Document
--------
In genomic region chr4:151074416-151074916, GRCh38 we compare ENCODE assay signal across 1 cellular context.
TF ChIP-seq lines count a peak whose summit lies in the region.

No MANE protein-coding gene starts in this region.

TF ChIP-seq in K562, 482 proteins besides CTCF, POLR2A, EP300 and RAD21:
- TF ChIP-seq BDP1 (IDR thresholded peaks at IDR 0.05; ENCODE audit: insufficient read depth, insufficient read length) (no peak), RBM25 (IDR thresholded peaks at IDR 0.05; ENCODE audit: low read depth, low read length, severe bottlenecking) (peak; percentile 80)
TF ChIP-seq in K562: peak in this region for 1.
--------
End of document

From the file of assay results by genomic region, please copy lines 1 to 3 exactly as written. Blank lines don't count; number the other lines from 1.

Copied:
In genomic region chr4:151074416-151074916, GRCh38 we compare ENCODE assay signal across 1 cellular context.
TF ChIP-seq lines count a peak whose summit lies in the region.

No MANE protein-coding gene starts in this region.